EARLY 20th CENTURY JEWELS / DEBUSSY: Sonata for Flute, Viola & Harp. ROUSSEL: Trio for Flute, Viola & Cello. HUYBRECHTS: Sonatine for Flute & Viola. SCHULHOFF: Concertino for Flute/Piccolo, Viola & Double Bass / Nozomi Kanda, fl/pic; Daniel Rubenstein, vla; Ingrid Procureur, harp; Didier Poskin, cel; Koenraad Hofman, bs / Dux 1340
Here is one of those albums that could only exist in today’s wide-open recording field, and not in the days when the Big Corporate Conglomerates ran everything: a clutch of little-known but superb musicians playing a group of mostly French chamber music of the early 20th century, of which only the Debussy Sonata is familiar to many concertgoers.
I have two other recordings of the Debussy piece, including an equally superb reading by members of the Nash Ensemble on a Virgin Classics CD that, though recorded many years ago, has since become a classic. The things that strike you about this recording are its warmth and superb clarity of sound: the three instruments are miked in perfect equipoise, which particularly helps the harp to be heard much more forward in the soundspace. Flautist Kanda, violist Rubenstein and harpist Procureur have exactly the combination of relaxation and forward momentum to make the piece work.
Roussel’s Trio is much more rhythmic in nature and not quite as concerned with impressionist feelings or opaque textures. It lies somewhere between the old French tradition of the early 20th century and, say Françaix or Poulenc from the later generation. As in the performance of the Debussy, I was particularly struck by the warm sound as well as by the way these musicians match their styles and approaches to create a unified approach. There are no superegos here trying to outdo one another, but genuine musicians who evidently enjoy playing with one another. Every note and phrase is imbued with life and feeling; even the more technical passages are not used for showing off technique but rather for displaying their well-thought-out interplay. Thanks to the exceptional clarity of sound, every nuance and note is as clear as if you were sitting in the midst of them while they were playing, yet the sounds of bow on strings, though discernible, is never so clear that it is irritating.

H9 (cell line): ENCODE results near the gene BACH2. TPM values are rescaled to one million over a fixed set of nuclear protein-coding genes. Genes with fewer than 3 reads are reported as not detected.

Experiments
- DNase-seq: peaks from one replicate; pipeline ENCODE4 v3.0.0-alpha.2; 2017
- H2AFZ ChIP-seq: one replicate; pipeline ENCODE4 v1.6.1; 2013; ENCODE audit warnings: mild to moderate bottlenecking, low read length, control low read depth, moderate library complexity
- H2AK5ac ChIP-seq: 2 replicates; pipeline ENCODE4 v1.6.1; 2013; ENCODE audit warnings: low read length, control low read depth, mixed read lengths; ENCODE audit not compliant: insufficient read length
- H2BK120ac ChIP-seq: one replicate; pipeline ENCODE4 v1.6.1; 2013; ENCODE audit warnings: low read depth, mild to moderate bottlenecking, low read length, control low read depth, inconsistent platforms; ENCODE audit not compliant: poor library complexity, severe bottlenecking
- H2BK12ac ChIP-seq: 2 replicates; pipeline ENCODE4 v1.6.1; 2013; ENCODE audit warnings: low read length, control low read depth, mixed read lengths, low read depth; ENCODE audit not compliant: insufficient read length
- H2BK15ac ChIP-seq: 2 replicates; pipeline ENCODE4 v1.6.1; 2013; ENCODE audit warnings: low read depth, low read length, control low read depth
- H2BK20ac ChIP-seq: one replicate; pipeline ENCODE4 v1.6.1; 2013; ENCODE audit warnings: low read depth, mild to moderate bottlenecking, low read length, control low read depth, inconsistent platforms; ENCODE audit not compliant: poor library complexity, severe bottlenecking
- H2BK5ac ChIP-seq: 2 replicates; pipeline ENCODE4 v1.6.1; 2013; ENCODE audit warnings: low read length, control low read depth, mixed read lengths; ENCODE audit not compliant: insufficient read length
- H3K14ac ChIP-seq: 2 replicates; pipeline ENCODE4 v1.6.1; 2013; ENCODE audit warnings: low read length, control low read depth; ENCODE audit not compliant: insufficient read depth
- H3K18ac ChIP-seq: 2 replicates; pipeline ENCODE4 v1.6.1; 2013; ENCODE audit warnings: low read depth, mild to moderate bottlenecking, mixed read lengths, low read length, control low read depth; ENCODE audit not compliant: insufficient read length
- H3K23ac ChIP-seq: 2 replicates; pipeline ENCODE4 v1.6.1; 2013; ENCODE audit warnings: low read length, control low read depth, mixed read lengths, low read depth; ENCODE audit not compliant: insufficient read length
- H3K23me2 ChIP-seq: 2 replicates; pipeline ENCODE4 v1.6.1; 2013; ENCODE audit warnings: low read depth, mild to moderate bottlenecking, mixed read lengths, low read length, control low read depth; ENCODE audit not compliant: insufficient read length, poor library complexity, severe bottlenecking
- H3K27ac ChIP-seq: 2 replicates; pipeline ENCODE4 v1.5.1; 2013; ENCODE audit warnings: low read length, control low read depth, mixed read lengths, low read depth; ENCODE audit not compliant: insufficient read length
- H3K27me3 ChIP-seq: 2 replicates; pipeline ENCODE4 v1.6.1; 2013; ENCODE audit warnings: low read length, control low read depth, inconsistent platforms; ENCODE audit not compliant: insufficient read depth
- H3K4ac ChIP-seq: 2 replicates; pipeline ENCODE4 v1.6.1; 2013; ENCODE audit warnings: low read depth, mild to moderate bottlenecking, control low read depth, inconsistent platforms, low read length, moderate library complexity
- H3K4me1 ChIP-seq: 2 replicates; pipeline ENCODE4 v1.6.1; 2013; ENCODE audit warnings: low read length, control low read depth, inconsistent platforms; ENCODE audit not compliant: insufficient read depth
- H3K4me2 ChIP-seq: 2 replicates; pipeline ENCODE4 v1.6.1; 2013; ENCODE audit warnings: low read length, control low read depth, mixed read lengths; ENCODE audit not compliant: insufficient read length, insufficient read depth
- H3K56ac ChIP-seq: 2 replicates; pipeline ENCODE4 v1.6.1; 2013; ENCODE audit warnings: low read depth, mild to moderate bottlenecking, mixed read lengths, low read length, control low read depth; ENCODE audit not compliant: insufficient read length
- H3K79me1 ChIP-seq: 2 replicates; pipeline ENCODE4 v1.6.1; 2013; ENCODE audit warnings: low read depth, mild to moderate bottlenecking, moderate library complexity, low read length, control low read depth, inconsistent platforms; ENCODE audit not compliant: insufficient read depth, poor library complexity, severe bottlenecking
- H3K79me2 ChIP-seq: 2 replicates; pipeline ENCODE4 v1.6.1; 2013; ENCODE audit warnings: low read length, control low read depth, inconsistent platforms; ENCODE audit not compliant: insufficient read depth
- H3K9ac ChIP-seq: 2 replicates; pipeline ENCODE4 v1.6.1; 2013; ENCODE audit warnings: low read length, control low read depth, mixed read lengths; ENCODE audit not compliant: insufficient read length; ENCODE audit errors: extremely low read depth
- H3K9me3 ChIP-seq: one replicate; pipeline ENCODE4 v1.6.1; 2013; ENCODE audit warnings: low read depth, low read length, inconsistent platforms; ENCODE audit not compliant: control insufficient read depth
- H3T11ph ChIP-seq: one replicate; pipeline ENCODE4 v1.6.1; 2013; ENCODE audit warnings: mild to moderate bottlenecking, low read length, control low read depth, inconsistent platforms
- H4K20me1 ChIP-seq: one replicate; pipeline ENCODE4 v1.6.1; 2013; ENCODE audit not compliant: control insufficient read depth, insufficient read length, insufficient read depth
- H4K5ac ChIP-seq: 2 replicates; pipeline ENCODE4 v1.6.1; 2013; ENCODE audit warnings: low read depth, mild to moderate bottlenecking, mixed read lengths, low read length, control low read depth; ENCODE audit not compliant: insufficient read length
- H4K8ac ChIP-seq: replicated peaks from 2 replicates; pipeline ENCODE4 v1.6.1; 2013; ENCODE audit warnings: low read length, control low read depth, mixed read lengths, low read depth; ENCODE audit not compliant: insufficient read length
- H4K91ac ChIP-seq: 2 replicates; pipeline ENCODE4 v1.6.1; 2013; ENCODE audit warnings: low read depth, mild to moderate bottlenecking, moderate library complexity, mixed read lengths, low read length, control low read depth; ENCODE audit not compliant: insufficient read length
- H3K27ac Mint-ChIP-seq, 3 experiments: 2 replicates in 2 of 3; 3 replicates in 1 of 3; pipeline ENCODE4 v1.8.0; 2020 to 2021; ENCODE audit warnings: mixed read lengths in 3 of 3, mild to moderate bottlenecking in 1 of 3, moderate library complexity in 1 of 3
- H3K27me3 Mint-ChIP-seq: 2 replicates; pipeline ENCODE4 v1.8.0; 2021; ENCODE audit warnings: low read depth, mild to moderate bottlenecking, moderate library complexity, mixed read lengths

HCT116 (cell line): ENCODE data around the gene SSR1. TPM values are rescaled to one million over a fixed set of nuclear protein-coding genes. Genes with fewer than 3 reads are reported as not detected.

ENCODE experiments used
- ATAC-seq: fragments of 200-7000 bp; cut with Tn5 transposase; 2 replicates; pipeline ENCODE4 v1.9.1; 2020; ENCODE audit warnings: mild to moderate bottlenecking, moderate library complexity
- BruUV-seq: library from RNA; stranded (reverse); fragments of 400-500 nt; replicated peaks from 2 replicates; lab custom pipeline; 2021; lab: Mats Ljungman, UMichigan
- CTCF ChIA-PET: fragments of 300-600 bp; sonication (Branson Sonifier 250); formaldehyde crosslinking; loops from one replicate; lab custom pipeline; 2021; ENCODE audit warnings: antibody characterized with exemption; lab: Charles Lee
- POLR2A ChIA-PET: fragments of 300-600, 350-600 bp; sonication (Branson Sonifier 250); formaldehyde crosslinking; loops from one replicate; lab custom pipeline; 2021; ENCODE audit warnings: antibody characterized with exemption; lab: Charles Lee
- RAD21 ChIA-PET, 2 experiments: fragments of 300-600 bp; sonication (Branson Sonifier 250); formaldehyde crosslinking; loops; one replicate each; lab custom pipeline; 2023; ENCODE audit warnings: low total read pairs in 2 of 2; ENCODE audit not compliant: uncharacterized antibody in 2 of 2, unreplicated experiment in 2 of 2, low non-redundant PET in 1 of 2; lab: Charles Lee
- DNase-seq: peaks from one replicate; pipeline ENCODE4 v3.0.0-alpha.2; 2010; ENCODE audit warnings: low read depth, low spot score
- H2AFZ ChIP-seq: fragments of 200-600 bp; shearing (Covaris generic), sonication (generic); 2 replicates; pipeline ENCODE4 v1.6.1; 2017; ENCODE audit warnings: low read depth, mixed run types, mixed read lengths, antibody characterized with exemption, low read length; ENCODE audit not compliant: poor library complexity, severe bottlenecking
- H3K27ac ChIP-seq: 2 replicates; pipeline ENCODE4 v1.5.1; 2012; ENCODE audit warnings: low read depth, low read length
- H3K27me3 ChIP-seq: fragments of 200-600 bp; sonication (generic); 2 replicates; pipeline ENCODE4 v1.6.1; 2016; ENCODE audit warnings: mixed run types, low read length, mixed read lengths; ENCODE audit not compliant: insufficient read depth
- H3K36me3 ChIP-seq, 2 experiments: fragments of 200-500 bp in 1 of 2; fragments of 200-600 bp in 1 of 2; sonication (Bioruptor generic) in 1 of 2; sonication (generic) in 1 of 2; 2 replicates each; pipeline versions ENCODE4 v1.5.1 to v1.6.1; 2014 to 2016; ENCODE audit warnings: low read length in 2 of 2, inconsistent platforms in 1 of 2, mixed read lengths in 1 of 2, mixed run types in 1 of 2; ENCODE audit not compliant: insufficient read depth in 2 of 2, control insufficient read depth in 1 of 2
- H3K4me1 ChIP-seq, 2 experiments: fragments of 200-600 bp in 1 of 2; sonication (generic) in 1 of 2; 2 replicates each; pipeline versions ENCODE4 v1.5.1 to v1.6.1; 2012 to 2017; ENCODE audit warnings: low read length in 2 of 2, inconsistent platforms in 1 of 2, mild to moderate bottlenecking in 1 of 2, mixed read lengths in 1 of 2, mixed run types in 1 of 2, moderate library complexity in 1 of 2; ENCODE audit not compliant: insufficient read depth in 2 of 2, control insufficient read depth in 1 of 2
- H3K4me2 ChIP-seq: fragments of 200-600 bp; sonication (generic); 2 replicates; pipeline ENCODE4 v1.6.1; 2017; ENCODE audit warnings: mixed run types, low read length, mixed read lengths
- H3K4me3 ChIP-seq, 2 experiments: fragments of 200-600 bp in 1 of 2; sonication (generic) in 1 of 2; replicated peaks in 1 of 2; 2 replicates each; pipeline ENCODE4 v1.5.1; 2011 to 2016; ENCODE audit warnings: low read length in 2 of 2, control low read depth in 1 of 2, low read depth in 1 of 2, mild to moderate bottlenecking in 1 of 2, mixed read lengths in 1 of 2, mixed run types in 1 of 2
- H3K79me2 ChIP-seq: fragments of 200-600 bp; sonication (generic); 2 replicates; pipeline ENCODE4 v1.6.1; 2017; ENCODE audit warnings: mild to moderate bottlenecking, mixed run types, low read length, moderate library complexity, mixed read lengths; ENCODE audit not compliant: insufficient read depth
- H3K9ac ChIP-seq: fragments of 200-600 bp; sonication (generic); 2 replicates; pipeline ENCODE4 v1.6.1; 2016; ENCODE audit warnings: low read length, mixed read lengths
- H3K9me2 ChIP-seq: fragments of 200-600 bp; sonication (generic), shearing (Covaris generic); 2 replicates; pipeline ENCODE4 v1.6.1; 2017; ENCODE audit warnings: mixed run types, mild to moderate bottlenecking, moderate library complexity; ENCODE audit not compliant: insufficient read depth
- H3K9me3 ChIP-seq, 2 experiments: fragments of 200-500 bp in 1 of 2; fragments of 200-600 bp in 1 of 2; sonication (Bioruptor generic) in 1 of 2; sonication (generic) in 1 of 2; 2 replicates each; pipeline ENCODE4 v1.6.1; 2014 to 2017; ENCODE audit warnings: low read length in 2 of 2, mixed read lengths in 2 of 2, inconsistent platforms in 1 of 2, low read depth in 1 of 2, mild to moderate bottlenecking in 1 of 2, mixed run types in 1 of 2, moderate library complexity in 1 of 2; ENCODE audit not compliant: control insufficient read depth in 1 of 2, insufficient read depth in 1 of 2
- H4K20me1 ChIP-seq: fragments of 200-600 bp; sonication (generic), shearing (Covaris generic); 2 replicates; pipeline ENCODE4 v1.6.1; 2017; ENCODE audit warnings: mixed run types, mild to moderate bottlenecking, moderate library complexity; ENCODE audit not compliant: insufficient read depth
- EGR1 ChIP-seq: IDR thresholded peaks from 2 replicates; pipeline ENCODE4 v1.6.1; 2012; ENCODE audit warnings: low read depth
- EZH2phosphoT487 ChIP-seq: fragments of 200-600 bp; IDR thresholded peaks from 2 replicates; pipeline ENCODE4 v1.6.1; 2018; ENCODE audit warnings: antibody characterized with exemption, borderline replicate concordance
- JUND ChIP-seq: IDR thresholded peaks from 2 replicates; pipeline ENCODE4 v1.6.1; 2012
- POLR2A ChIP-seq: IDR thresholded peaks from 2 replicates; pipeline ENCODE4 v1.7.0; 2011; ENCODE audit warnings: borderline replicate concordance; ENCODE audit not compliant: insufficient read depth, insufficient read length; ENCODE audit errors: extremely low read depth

I was particularly impressed by the unusual yet cogent music of Alert Huybrechts, who died at the age of 39 in 1938. This almost sounds like Baroque music filtered through the mind of a Stravinsky-ite, using motor rhythms in a much more energetic way than even Roussel. Moreover, he seemed able to write disparate lines for the two instruments that sometimes ran counter to each other without sounding disjointed or just done for cheap effect.
Schulhoff’s very strange-sounding Concertino for Flute/Piccolo, Viola & Double Bass, though composed in the 1920s (1925), is not one of his ragtime-influenced pieces of the sort that made him famous in the early 2000s. It is, however, typically adventurous, in this case not just harmonically (note the edgy extended chords he used) but also in the way he spreads those chords out among the three instruments. The bass often plays chorded passages underneath the other two instruments, and the viola often plays chorded as well, which gives an unusually rich sound to the music. Occasionally both viola and bass play atonal lines in unison, two octaves or so apart, as counter figures to the flute’s (or, in the second and fourth movement, piccolo’s) top line. This is the only music on the CD that is not rooted in French impressionism but more closely related to the German-Hungarian aesthetic of the period. I’ve mentioned on several occasions how interesting and innovative a composer Schulhoff was, despite my personal distaste for his Communist politics, and this is certainly on display here. The second movement, marked “Furiant,” is an odd bitonal sort of scherzo with the piccolo cheerfully chirping on high while the viola and bass grumble on down below, sometimes echoing the piccolo’s phrases but more often going on their own way. In my view this is the newly-discovered gem of the set, even finer than the Huybrechts piece. In the last movement the three instruments often bounce off each other like ping-pong balls in counterpoint.
All of the musicians on this recording play extremely well, not just in and of themselves but in terms of understanding their roles in the ensemble passages. A great album, well worth exploring.
—© 2018 Lynn René Bayley
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